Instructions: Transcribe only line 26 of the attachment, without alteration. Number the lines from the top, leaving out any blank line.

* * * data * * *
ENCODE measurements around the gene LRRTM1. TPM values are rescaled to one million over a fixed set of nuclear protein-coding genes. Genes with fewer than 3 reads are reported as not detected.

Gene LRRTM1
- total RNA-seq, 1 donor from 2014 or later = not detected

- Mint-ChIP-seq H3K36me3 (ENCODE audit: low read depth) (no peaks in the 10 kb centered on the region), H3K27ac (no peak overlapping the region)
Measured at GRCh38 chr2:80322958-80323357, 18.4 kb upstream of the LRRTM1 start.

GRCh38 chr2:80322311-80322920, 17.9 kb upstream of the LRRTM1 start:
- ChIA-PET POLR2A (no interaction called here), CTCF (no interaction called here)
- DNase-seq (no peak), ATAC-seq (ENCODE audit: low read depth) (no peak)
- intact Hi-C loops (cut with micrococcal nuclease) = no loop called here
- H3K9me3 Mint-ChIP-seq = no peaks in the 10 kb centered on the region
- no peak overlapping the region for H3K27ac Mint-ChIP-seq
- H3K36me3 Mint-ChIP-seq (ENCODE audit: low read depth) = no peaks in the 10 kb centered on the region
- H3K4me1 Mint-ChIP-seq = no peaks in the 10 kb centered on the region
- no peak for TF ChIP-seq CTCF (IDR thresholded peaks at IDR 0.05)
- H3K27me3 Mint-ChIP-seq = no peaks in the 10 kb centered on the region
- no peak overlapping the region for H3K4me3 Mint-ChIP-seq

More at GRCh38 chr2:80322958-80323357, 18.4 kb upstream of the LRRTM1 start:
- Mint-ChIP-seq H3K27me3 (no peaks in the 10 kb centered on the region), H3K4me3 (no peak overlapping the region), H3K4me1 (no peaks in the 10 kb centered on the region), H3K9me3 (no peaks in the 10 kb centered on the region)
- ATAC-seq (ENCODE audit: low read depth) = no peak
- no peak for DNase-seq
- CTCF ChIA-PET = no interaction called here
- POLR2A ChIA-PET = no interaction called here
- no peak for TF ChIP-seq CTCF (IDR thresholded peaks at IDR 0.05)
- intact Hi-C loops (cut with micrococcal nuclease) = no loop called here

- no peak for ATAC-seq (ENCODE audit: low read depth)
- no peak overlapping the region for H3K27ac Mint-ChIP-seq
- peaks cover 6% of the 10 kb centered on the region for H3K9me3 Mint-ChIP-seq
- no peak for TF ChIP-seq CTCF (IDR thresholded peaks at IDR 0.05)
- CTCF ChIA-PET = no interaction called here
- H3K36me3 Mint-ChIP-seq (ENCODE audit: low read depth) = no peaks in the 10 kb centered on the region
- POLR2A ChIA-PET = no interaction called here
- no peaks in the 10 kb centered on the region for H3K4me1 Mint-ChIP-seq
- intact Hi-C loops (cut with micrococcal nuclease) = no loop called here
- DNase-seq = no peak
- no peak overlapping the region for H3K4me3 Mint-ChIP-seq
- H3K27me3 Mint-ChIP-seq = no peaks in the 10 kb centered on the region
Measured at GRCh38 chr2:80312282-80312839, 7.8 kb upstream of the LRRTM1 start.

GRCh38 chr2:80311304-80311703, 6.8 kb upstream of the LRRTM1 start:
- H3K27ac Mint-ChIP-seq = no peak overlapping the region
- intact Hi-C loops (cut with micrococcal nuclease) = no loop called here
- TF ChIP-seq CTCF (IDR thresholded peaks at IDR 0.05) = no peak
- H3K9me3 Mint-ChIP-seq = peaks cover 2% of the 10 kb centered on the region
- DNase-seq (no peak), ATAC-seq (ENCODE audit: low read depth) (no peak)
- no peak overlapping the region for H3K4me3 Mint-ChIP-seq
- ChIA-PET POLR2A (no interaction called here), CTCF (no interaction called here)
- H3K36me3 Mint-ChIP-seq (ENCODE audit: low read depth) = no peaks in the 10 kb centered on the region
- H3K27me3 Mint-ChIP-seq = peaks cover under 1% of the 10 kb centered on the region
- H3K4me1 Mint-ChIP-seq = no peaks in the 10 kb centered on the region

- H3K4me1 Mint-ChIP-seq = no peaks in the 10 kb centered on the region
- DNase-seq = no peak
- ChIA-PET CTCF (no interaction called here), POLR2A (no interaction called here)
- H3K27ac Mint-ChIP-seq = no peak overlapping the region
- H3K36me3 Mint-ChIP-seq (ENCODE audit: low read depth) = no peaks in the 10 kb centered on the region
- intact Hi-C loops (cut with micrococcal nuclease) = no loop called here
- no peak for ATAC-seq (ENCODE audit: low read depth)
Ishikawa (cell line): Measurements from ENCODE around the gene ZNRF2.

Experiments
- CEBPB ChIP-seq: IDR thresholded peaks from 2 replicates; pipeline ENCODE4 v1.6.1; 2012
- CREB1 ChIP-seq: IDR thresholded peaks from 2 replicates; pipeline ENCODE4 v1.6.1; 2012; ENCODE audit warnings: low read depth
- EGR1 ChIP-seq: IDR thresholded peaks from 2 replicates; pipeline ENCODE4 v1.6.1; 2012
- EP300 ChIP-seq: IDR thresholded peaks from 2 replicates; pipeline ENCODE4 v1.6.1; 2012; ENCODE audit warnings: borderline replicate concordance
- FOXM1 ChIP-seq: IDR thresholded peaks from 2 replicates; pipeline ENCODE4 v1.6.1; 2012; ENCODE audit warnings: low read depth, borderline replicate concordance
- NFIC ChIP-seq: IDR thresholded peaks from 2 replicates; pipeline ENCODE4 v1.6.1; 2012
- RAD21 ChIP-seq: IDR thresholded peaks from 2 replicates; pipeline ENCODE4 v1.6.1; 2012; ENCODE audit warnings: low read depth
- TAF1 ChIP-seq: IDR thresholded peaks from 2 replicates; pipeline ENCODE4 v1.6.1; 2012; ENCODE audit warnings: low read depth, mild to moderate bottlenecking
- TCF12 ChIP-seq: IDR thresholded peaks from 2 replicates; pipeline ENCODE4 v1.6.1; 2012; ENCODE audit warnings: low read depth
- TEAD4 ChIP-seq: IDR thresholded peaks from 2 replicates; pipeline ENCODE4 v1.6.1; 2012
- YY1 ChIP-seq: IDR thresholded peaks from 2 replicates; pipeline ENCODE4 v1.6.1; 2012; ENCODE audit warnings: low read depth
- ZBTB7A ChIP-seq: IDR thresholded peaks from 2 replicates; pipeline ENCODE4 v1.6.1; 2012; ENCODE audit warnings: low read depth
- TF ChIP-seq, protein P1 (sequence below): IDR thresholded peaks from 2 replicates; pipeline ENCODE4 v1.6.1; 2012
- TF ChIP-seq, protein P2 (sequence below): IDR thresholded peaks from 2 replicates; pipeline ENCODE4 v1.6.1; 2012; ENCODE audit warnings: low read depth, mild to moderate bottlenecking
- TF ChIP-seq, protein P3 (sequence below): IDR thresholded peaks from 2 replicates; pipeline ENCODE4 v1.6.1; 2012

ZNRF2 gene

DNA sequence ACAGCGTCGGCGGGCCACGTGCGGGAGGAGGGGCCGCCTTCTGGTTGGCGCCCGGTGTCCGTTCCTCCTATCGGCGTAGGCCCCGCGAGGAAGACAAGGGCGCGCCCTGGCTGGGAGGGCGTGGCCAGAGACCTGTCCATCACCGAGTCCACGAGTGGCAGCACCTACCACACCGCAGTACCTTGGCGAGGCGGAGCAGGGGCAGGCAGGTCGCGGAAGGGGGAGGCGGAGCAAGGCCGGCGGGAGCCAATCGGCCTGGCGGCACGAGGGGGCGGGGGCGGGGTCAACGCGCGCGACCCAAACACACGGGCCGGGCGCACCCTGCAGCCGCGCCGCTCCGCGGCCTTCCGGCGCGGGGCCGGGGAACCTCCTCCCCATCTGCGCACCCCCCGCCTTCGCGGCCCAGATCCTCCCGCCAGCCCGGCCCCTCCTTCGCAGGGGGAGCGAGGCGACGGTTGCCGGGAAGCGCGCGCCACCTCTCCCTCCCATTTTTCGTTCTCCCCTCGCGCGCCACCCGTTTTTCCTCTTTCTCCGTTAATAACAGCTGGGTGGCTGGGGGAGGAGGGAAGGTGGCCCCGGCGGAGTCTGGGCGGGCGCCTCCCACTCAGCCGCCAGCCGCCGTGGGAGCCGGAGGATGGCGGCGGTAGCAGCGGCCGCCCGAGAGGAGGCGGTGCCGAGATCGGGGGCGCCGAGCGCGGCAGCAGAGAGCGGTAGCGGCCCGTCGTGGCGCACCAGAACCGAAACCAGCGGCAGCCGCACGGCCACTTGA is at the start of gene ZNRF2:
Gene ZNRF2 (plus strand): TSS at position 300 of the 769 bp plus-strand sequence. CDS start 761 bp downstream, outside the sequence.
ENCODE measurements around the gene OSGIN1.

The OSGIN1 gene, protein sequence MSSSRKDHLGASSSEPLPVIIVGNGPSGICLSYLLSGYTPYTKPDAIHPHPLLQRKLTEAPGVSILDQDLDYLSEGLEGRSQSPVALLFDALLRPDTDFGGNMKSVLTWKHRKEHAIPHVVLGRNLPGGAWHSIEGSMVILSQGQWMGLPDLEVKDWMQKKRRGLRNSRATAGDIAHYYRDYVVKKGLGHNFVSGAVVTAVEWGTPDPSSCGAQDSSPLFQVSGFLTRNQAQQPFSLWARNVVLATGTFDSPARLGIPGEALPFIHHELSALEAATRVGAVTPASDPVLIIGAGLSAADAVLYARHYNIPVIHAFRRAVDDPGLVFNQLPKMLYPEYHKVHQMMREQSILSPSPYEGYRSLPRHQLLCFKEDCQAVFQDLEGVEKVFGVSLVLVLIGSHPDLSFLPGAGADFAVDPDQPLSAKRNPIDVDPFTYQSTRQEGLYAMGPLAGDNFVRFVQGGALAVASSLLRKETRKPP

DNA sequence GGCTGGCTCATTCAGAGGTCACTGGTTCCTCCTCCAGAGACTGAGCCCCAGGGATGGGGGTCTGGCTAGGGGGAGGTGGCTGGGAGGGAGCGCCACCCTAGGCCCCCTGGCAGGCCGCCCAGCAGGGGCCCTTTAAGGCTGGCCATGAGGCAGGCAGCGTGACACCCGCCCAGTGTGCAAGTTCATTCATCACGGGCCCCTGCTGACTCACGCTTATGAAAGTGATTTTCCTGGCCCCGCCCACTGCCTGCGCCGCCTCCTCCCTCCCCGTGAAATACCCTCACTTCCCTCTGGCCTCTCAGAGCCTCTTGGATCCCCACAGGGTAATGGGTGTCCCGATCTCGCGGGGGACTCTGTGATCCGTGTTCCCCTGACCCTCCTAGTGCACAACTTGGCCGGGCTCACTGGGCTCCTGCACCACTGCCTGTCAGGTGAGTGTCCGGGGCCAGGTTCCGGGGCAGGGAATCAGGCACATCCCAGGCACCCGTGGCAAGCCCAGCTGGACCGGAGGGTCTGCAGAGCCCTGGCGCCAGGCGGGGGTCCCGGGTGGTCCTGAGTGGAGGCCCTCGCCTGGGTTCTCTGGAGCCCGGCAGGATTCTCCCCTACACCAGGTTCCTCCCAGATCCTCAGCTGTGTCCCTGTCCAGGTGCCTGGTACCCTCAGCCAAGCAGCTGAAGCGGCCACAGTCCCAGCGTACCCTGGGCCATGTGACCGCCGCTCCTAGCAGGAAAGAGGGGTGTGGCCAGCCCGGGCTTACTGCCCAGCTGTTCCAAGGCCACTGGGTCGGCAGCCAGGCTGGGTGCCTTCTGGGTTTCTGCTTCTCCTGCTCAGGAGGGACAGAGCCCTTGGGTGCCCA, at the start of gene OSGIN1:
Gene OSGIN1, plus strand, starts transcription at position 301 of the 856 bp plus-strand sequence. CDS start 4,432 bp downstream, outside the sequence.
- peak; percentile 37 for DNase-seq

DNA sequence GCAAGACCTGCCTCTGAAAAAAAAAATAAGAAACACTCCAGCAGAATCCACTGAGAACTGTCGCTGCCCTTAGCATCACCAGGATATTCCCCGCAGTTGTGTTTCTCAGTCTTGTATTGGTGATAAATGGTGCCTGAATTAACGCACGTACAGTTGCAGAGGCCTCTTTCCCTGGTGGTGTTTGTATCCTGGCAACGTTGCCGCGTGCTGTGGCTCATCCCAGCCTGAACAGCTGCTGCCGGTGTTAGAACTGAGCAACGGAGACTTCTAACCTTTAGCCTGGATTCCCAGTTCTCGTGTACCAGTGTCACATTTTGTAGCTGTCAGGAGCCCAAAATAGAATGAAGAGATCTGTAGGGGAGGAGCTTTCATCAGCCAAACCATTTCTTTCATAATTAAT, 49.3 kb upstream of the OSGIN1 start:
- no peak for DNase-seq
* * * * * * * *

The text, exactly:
- no peak overlapping the region for H3K27ac Mint-ChIP-seq